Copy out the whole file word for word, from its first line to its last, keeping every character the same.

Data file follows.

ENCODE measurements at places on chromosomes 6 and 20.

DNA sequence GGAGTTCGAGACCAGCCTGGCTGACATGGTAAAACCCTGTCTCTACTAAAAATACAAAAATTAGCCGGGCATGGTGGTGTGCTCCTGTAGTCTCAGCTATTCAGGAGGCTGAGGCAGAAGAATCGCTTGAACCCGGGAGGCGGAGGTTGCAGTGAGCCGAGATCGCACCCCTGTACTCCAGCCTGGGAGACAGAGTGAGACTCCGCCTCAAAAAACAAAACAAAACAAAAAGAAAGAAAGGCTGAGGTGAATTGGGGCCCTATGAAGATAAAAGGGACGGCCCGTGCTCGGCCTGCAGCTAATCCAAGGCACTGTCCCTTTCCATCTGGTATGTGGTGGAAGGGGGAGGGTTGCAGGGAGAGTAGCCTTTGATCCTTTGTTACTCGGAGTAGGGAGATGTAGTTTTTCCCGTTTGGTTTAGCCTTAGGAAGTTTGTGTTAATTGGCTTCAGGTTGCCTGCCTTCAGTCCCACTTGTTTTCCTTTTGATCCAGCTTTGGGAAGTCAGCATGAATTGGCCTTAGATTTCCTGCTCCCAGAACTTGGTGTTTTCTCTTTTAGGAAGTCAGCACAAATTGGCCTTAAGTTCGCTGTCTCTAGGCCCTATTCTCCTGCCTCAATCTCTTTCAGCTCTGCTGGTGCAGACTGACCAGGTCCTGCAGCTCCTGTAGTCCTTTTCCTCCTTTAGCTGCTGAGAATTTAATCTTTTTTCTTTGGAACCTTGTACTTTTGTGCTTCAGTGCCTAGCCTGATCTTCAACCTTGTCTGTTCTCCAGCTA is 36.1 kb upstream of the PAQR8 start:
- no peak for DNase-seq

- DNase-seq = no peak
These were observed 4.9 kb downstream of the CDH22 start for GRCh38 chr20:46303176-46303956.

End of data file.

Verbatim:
ENCODE measurements at places on chromosomes 6 and 20.

DNA sequence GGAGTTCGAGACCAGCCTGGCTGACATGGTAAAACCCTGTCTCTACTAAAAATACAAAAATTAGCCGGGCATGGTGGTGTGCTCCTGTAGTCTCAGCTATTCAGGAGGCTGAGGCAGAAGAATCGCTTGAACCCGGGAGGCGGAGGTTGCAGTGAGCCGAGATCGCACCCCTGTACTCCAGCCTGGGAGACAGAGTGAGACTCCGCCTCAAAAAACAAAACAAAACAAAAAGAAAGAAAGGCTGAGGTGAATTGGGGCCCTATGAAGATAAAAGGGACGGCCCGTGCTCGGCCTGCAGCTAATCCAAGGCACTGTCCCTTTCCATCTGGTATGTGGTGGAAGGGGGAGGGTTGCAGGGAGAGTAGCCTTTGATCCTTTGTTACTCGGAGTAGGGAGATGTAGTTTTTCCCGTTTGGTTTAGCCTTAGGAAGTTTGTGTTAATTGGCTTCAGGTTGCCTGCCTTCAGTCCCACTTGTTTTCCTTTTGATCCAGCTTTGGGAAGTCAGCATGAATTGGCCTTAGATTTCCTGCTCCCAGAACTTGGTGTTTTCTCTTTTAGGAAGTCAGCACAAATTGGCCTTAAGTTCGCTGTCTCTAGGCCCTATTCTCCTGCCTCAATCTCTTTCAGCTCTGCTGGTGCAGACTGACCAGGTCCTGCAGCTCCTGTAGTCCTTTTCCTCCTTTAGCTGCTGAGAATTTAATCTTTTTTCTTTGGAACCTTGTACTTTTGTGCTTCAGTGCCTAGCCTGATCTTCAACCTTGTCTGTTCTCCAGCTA is 36.1 kb upstream of the PAQR8 start:
- no peak for DNase-seq

- DNase-seq = no peak
These were observed 4.9 kb downstream of the CDH22 start for GRCh38 chr20:46303176-46303956.